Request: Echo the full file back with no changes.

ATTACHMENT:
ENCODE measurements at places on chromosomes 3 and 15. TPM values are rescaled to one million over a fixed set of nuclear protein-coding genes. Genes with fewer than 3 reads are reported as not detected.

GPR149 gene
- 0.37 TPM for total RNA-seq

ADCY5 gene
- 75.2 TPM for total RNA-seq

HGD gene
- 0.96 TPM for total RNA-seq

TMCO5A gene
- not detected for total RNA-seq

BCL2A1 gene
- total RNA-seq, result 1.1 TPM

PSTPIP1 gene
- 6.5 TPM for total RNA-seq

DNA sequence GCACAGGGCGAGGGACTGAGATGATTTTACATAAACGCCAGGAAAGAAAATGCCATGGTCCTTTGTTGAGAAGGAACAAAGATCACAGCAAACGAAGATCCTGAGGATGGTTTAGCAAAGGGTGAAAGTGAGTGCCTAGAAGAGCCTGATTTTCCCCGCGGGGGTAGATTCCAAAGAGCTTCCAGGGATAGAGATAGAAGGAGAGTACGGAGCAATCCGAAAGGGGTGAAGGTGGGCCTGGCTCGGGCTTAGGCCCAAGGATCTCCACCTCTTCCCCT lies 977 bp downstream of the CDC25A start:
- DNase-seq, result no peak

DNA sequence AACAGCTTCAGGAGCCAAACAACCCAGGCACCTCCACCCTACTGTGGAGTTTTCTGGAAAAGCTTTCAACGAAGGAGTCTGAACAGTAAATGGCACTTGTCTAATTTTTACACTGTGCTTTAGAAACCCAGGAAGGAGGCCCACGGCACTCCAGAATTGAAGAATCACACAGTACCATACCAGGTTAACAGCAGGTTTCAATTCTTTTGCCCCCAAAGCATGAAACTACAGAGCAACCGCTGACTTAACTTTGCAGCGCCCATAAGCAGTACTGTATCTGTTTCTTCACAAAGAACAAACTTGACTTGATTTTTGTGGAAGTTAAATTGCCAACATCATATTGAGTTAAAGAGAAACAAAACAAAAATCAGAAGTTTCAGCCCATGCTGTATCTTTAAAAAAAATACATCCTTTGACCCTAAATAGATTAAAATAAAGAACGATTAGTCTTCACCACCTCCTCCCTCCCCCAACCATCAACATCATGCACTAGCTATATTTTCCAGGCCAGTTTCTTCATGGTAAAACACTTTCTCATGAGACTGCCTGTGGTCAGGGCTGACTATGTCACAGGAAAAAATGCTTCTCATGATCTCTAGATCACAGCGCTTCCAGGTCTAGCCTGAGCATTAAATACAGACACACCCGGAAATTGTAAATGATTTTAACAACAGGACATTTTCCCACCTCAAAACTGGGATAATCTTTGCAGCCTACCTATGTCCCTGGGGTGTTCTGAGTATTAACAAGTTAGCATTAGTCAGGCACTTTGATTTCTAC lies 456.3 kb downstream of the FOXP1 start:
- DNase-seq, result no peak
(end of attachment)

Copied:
ENCODE measurements at places on chromosomes 3 and 15. TPM values are rescaled to one million over a fixed set of nuclear protein-coding genes. Genes with fewer than 3 reads are reported as not detected.

GPR149 gene
- 0.37 TPM for total RNA-seq

ADCY5 gene
- 75.2 TPM for total RNA-seq

HGD gene
- 0.96 TPM for total RNA-seq

TMCO5A gene
- not detected for total RNA-seq

BCL2A1 gene
- total RNA-seq, result 1.1 TPM

PSTPIP1 gene
- 6.5 TPM for total RNA-seq

DNA sequence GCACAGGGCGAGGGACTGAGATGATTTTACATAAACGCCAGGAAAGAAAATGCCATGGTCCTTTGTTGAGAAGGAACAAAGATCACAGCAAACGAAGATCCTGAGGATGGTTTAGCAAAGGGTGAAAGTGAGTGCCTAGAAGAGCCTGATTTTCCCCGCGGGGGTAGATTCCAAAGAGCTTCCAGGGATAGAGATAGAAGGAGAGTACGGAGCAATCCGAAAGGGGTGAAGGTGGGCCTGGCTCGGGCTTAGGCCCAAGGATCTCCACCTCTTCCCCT lies 977 bp downstream of the CDC25A start:
- DNase-seq, result no peak

DNA sequence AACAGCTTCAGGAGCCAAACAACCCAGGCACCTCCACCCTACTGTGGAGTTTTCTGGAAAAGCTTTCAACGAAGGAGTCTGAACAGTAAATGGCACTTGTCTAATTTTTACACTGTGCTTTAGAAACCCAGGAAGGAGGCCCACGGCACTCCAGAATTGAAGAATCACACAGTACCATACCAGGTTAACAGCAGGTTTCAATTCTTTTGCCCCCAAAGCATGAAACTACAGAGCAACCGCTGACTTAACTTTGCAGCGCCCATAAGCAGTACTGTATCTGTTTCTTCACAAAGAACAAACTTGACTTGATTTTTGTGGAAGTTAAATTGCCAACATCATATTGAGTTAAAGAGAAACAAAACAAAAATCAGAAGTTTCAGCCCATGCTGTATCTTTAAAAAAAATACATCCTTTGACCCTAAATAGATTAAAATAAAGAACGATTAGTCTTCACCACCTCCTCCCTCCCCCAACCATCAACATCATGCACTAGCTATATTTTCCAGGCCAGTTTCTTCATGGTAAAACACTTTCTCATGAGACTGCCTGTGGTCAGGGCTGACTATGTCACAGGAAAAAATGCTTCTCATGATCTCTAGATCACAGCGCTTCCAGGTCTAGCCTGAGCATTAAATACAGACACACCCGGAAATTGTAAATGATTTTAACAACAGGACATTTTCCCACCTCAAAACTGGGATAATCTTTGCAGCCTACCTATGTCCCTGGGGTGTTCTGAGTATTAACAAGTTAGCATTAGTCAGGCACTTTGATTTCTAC lies 456.3 kb downstream of the FOXP1 start:
- DNase-seq, result no peak